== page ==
Since Ata-Jurt leader Kamchybek Tashievreportedly said ahead of the October 10 vote that his colleagues were “the only ones who can bring Bakiyev back,” relatives of those killed in April (and assorted other hangers-on, now including parties that failed to win seats) have been rallying against Ata-Jurt taking its rightful place in parliament.
An organizer from the group Meken Sheyitteri (“Homeland’s Martyrs”) told 24.kg that protesters are demanding the election results be cancelled. Yet the vote was praised by the OSCE and called the freest election in Kyrgyzstan’s history.
On October 19, a surly crowd held yet another rally as riot police watched from a nearby park. Though organizers have told local press they are beginning a hunger strike, some were passing out food to participants (and seemed especially unhappy to be photographed in the act) – a tried and tested way to bolster support in Kyrgyzstan and keep the protest alive.
UPDATE: The Prosecutor General's office has denied press reports that a criminal case has been opened against the Ata-Jurt party, saying that, on the contrary, it is investigating the provenance and authenticity of the controversial video and audio recordings implicating Kamchybek Tashiev.
In early August, leaders of Kyrgyzstan's main political parties signed a memorandum pledging to play clean during the upcoming campaign for parliament. Two months later, as the campaign enters its final stage, mud is flying: leading candidates are accusing each other of foul play while their supporters spread compromising material about rival parties. The brewing political antagonism could end up polarizing voters and undermine provisional government attempts to stabilize the country during or after the October 10 poll.
On October 4, an unlikely coalition of four “opposition” parties -- Respublika, Ata-Jurt, Ar Namys and Jashasyn Kyrgyzstan -- issued a statement accusing the Social Democratic Party (SDPK), the main party affiliated with the government of provisional President Roza Otunbayeva, of “relying on dirty campaign technology which seeks to sow discord among parties.” The statement alleged that SDPK is using so-called “administrative resources” to influence and postpone the vote.
At the tail end of a parliamentary campaign that has been more civilized than naysayers had feared, tensions among political opponents have heated up, threatening to exacerbate the country’s simmering north-south divisions only days before the October 10 poll.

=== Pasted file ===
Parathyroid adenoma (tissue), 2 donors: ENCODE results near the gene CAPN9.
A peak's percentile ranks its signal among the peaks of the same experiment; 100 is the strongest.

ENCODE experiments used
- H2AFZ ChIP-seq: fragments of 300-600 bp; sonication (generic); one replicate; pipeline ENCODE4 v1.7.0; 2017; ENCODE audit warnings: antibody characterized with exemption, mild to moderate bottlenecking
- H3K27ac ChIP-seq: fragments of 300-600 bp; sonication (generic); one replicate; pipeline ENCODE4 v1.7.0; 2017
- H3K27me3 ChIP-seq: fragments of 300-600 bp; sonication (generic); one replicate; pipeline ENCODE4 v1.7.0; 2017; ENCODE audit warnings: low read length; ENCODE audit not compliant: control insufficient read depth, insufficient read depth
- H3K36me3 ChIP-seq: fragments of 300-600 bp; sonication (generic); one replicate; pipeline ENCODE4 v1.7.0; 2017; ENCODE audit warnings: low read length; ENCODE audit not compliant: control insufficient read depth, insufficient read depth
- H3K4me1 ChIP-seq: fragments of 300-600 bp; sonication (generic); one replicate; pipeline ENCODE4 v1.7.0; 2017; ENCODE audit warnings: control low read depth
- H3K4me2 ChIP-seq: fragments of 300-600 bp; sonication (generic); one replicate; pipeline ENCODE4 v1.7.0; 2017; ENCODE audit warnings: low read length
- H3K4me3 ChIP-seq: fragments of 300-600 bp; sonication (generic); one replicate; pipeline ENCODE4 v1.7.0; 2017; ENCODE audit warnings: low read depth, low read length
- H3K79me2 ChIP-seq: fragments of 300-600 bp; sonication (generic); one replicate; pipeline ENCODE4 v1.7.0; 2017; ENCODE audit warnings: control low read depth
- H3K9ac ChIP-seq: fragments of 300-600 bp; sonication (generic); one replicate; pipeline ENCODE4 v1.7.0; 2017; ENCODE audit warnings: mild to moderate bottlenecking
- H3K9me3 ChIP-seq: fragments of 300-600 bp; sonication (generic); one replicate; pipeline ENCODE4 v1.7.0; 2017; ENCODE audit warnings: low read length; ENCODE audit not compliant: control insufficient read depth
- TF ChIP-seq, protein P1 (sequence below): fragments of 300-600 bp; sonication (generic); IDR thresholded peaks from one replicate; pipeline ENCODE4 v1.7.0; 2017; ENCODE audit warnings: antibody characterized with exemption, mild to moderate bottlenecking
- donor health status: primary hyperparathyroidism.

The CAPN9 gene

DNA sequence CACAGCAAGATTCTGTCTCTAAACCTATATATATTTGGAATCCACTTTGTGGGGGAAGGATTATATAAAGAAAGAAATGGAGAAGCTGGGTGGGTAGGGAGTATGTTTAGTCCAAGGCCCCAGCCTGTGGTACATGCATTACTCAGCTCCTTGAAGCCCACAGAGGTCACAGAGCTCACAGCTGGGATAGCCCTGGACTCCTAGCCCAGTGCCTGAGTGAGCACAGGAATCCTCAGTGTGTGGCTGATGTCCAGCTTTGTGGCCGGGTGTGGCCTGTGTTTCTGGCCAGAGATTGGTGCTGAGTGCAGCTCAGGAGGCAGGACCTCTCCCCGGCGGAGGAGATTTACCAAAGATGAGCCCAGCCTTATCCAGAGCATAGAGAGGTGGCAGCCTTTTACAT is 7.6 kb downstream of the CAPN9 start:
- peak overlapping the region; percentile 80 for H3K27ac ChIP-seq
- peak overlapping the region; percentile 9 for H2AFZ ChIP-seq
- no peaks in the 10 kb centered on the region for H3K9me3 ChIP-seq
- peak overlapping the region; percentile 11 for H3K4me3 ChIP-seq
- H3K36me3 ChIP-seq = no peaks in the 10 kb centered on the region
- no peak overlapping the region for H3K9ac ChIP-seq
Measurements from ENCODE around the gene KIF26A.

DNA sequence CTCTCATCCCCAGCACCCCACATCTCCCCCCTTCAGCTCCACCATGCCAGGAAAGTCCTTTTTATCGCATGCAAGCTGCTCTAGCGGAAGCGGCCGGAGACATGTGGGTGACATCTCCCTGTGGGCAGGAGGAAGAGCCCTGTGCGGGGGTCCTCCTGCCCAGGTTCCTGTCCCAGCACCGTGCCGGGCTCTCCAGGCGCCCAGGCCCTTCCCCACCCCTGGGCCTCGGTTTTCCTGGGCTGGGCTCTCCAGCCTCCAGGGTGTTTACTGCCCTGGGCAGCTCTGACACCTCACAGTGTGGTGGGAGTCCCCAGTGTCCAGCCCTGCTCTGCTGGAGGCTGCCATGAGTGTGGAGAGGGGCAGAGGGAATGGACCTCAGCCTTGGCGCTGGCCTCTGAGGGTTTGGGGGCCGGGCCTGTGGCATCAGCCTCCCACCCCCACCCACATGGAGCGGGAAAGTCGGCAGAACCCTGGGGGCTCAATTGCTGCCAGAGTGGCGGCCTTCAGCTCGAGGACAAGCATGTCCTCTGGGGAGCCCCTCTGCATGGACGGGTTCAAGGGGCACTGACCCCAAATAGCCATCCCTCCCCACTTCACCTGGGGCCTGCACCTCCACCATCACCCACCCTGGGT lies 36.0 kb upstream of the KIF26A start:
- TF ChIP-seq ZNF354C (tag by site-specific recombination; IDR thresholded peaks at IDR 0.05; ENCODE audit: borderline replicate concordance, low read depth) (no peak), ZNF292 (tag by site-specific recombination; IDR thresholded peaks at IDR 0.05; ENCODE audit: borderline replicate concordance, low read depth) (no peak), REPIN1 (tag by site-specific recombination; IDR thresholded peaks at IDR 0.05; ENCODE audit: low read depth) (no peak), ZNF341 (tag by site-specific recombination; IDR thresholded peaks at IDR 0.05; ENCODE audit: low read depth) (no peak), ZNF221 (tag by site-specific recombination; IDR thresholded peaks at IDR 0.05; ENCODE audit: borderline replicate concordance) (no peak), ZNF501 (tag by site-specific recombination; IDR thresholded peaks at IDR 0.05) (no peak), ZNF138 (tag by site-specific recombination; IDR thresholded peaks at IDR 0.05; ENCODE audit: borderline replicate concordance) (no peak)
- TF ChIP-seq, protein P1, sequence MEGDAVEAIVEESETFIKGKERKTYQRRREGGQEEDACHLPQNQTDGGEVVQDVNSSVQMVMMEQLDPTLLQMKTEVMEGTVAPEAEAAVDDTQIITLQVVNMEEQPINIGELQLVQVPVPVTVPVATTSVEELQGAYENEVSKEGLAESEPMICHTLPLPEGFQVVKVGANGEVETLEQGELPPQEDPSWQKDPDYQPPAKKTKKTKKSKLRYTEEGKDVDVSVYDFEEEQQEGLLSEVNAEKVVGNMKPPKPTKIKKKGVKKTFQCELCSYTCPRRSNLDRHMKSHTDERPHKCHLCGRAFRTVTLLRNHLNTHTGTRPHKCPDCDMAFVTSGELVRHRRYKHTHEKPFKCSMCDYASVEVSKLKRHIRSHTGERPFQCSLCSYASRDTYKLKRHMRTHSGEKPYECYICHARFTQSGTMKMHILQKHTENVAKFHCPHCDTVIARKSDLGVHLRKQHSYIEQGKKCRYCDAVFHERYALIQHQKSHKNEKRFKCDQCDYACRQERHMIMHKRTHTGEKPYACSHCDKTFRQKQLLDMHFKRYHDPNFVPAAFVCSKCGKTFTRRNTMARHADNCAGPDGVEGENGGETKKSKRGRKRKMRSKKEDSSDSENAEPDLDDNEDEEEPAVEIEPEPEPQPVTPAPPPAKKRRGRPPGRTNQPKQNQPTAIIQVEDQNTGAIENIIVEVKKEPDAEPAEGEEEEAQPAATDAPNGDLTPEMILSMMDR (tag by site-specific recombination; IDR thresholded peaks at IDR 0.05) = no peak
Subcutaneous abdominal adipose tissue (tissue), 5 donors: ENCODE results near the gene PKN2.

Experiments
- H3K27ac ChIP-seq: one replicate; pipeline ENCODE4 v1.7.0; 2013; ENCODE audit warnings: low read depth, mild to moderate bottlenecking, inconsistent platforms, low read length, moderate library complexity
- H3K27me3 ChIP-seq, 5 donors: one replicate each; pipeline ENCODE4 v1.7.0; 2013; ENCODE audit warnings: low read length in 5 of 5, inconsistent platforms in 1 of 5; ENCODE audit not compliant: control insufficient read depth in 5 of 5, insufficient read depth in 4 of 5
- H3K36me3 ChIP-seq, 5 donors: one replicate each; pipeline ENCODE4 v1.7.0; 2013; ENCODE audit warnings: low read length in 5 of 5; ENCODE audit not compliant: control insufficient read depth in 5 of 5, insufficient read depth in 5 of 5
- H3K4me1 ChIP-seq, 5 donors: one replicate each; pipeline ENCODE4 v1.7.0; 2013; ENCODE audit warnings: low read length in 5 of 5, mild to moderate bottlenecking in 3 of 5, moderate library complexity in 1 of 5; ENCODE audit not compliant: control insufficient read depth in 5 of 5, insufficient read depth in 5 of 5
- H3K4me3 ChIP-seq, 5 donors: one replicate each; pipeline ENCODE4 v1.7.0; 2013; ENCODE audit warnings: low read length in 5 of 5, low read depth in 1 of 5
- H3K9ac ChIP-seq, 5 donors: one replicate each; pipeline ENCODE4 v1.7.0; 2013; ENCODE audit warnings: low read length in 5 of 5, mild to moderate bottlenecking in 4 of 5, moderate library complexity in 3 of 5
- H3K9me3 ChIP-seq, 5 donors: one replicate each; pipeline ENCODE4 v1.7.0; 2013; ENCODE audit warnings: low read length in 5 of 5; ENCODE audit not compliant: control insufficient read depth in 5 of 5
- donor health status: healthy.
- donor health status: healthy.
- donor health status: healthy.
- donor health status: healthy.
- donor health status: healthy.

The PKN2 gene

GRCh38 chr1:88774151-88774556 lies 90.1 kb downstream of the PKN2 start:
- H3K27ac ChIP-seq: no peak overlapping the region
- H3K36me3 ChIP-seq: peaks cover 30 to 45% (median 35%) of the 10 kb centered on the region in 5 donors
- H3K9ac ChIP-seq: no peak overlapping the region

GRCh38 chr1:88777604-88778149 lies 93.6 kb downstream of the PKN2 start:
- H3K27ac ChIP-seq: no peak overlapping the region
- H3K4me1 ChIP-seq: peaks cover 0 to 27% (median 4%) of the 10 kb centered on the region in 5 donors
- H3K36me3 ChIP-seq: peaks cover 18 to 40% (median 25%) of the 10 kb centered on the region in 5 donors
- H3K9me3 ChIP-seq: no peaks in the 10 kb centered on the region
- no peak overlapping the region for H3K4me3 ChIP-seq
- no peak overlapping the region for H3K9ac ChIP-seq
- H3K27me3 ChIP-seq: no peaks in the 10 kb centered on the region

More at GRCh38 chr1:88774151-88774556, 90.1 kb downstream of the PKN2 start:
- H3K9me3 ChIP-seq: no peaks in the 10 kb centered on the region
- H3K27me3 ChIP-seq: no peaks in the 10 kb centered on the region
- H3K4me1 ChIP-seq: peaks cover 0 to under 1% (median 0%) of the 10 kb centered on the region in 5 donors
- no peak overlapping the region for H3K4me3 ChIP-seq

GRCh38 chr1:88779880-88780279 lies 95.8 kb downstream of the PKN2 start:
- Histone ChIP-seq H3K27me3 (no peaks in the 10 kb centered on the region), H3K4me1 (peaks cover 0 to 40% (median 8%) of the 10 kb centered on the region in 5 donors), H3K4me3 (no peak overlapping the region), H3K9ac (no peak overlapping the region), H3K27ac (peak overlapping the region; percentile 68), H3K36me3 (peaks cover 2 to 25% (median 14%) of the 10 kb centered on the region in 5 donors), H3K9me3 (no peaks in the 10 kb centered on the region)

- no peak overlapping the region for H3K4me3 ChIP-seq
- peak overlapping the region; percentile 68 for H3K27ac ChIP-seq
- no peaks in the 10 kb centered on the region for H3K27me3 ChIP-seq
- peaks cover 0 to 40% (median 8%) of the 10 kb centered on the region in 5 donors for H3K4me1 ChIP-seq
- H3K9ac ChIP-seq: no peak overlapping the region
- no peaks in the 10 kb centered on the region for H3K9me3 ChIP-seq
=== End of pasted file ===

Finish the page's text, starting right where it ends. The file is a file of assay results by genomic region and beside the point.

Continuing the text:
On Wednesday afternoon, angry protestors broke into the Bishkek headquarters of the wildcard nationalist party, Ata Jurt (“Fatherland”), after one of its leaders reportedly called for President Kurmanbek Bakiyev, a native son of the south who was ousted in street demonstrations in April, to return to Kyrgyzstan.
A man resembling Ata-Jurt candidate Kamchybek Tashiev was recorded addressing an audience during a campaign-stop Q&A. Apparently trying to curry favor with Bakiyev supporters, the man implied that he supported Bakiyev’s return. Ata Jurt has alleged foul play, saying the video was manipulated.
In the grainy tape, a voter appears to ask Tashiev why, as a former Bakiyev-era minister, he didn’t take any measures to keep Bakiyev in power (presumably in April). The Tashiev-like character replies: “We weren’t able to keep him in power, but ultimately we’re the only ones who can bring Bakiyev back to the country.”
Security officials guard a protest rally at the headquarters of the Ata-Jurt party in Bishkek, where several dozen people stormed the building and set fire to campaign literature from the Ata-Jurt party outside the building. Several women held posters with photos of relatives and friends killed during the April events in Bishkek that led to the ouster of former Kyrgyz President Kurmanbek Bakiyev.
Pedestrians stroll past peeling campaign posters in central Bishkek. Kyrgyz voters go to the polls on Oct. 10 to vote in a new parliament, the first following the recent unrest in southwestern Osh and following the ouster of former President Kurmanbek Bakiyev.
Twenty-nine political parties have presented more than 3,300 candidates vying for 120 seats in the Kyrgyz parliament.
Unable to admit Kyrgyzstan’s recent chaos is the product of unaddressed socioeconomic grievances, corruption and warlordism, officials and self-described patriots are blaming international organizations for nearly every one of the country’s seemingly insurmountable list of problems.
For example, Deputy Prime Minister Azimbek Beknazarov last week said international organizations could not be trusted as many of their Osh-based staff are ethnic Uzbek. Such naked chauvinism nourishes nationalist paranoiacs who believe the world is collaborating with Uzbeks in a conspiracy against the Kyrgyz nation. Beknazarov said a planned 52-strong deployment of unarmed OSCE police advisors should be cancelled because they could not be impartial.